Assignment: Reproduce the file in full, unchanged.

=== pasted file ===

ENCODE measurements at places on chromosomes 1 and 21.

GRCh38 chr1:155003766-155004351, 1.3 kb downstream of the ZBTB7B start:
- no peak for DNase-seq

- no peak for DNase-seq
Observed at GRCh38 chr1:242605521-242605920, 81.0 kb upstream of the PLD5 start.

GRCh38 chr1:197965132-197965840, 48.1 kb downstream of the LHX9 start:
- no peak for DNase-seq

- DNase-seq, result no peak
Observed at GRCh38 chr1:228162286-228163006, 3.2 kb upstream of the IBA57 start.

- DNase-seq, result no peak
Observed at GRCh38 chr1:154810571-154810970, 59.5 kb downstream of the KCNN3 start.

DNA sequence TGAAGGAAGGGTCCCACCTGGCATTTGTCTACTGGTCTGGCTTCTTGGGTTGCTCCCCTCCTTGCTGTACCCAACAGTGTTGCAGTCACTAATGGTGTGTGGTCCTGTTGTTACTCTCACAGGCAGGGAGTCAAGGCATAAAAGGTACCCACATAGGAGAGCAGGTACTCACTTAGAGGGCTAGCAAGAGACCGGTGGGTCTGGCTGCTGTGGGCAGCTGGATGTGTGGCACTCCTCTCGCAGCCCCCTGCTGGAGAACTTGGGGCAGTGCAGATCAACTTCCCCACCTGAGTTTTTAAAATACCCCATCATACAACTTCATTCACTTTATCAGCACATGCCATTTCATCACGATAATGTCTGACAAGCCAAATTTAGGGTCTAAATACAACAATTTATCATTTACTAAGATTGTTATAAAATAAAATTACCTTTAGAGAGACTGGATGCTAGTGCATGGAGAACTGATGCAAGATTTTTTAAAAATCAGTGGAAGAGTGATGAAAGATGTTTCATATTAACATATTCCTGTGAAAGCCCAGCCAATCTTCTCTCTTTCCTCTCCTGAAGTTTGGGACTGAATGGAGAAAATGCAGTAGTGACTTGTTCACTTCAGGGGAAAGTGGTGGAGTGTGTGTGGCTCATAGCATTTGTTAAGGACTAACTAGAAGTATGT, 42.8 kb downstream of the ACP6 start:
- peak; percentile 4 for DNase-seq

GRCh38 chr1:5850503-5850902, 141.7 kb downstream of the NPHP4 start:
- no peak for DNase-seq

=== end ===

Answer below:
ENCODE measurements at places on chromosomes 1 and 21.

GRCh38 chr1:155003766-155004351, 1.3 kb downstream of the ZBTB7B start:
- no peak for DNase-seq

- no peak for DNase-seq
Observed at GRCh38 chr1:242605521-242605920, 81.0 kb upstream of the PLD5 start.

GRCh38 chr1:197965132-197965840, 48.1 kb downstream of the LHX9 start:
- no peak for DNase-seq

- DNase-seq, result no peak
Observed at GRCh38 chr1:228162286-228163006, 3.2 kb upstream of the IBA57 start.

- DNase-seq, result no peak
Observed at GRCh38 chr1:154810571-154810970, 59.5 kb downstream of the KCNN3 start.

DNA sequence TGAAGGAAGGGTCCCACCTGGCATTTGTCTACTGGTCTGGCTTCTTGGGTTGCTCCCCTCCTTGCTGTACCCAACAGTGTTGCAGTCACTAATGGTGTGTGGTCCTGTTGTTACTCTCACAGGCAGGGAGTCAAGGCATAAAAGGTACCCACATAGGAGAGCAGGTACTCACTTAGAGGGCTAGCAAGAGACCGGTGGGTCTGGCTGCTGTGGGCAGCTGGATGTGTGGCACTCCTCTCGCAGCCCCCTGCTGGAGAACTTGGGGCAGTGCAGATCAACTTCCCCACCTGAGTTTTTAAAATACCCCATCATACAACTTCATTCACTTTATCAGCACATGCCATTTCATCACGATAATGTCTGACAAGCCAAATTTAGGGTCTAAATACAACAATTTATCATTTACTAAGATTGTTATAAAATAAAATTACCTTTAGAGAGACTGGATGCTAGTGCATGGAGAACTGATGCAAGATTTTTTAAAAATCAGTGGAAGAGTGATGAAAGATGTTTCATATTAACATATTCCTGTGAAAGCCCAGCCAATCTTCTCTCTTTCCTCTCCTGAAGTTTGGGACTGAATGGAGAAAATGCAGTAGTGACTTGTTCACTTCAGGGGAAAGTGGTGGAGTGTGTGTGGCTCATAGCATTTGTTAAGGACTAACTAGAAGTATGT, 42.8 kb downstream of the ACP6 start:
- peak; percentile 4 for DNase-seq

GRCh38 chr1:5850503-5850902, 141.7 kb downstream of the NPHP4 start:
- no peak for DNase-seq